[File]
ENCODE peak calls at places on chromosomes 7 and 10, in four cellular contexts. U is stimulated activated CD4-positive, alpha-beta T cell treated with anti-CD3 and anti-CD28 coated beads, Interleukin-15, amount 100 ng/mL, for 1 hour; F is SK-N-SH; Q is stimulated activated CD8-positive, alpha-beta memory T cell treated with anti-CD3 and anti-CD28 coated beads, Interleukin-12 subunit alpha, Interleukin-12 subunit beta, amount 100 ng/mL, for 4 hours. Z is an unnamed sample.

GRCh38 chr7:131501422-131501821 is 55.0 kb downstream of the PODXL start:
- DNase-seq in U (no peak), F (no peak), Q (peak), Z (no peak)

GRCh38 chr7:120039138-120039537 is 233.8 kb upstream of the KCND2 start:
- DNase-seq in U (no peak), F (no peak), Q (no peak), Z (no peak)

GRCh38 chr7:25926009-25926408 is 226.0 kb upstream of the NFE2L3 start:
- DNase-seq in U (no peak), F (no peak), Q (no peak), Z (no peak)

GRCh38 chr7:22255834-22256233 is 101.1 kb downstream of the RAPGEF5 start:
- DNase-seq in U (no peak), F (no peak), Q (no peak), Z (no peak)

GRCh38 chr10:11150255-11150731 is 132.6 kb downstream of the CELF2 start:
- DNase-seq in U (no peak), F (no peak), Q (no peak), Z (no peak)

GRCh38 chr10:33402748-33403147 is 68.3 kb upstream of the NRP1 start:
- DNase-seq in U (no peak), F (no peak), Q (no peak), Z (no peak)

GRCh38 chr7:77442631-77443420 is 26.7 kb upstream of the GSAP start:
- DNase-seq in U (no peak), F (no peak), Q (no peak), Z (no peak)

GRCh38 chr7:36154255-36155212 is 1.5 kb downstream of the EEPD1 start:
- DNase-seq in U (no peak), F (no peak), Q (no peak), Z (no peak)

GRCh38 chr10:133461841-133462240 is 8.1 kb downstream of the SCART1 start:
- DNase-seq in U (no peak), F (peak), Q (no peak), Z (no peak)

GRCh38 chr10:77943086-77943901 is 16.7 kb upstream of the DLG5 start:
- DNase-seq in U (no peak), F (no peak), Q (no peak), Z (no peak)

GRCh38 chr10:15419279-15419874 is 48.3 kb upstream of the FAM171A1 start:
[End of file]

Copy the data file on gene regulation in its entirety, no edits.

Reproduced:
ENCODE peak calls at places on chromosomes 7 and 10, in four cellular contexts. U is stimulated activated CD4-positive, alpha-beta T cell treated with anti-CD3 and anti-CD28 coated beads, Interleukin-15, amount 100 ng/mL, for 1 hour; F is SK-N-SH; Q is stimulated activated CD8-positive, alpha-beta memory T cell treated with anti-CD3 and anti-CD28 coated beads, Interleukin-12 subunit alpha, Interleukin-12 subunit beta, amount 100 ng/mL, for 4 hours. Z is an unnamed sample.

GRCh38 chr7:131501422-131501821 is 55.0 kb downstream of the PODXL start:
- DNase-seq in U (no peak), F (no peak), Q (peak), Z (no peak)

GRCh38 chr7:120039138-120039537 is 233.8 kb upstream of the KCND2 start:
- DNase-seq in U (no peak), F (no peak), Q (no peak), Z (no peak)

GRCh38 chr7:25926009-25926408 is 226.0 kb upstream of the NFE2L3 start:
- DNase-seq in U (no peak), F (no peak), Q (no peak), Z (no peak)

GRCh38 chr7:22255834-22256233 is 101.1 kb downstream of the RAPGEF5 start:
- DNase-seq in U (no peak), F (no peak), Q (no peak), Z (no peak)

GRCh38 chr10:11150255-11150731 is 132.6 kb downstream of the CELF2 start:
- DNase-seq in U (no peak), F (no peak), Q (no peak), Z (no peak)

GRCh38 chr10:33402748-33403147 is 68.3 kb upstream of the NRP1 start:
- DNase-seq in U (no peak), F (no peak), Q (no peak), Z (no peak)

GRCh38 chr7:77442631-77443420 is 26.7 kb upstream of the GSAP start:
- DNase-seq in U (no peak), F (no peak), Q (no peak), Z (no peak)

GRCh38 chr7:36154255-36155212 is 1.5 kb downstream of the EEPD1 start:
- DNase-seq in U (no peak), F (no peak), Q (no peak), Z (no peak)

GRCh38 chr10:133461841-133462240 is 8.1 kb downstream of the SCART1 start:
- DNase-seq in U (no peak), F (peak), Q (no peak), Z (no peak)

GRCh38 chr10:77943086-77943901 is 16.7 kb upstream of the DLG5 start:
- DNase-seq in U (no peak), F (no peak), Q (no peak), Z (no peak)

GRCh38 chr10:15419279-15419874 is 48.3 kb upstream of the FAM171A1 start: